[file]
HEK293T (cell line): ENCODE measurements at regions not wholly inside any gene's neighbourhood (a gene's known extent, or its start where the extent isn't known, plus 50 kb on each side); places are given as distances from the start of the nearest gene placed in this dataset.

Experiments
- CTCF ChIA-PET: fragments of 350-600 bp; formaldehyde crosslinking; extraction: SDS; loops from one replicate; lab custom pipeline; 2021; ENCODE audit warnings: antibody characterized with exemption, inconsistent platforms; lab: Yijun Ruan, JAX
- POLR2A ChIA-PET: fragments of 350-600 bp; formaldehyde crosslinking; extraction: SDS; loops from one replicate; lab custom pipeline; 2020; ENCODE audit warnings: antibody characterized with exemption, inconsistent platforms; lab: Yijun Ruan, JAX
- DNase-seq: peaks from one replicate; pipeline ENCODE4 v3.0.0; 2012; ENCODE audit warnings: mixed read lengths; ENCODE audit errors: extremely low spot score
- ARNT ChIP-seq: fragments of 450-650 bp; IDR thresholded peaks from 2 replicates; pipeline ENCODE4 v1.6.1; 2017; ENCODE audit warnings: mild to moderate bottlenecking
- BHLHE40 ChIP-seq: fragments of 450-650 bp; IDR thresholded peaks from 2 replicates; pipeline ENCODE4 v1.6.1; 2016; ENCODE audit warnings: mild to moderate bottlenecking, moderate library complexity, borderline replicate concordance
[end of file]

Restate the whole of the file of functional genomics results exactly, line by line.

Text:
HEK293T (cell line): ENCODE measurements at regions not wholly inside any gene's neighbourhood (a gene's known extent, or its start where the extent isn't known, plus 50 kb on each side); places are given as distances from the start of the nearest gene placed in this dataset.

Experiments
- CTCF ChIA-PET: fragments of 350-600 bp; formaldehyde crosslinking; extraction: SDS; loops from one replicate; lab custom pipeline; 2021; ENCODE audit warnings: antibody characterized with exemption, inconsistent platforms; lab: Yijun Ruan, JAX
- POLR2A ChIA-PET: fragments of 350-600 bp; formaldehyde crosslinking; extraction: SDS; loops from one replicate; lab custom pipeline; 2020; ENCODE audit warnings: antibody characterized with exemption, inconsistent platforms; lab: Yijun Ruan, JAX
- DNase-seq: peaks from one replicate; pipeline ENCODE4 v3.0.0; 2012; ENCODE audit warnings: mixed read lengths; ENCODE audit errors: extremely low spot score
- ARNT ChIP-seq: fragments of 450-650 bp; IDR thresholded peaks from 2 replicates; pipeline ENCODE4 v1.6.1; 2017; ENCODE audit warnings: mild to moderate bottlenecking
- BHLHE40 ChIP-seq: fragments of 450-650 bp; IDR thresholded peaks from 2 replicates; pipeline ENCODE4 v1.6.1; 2016; ENCODE audit warnings: mild to moderate bottlenecking, moderate library complexity, borderline replicate concordance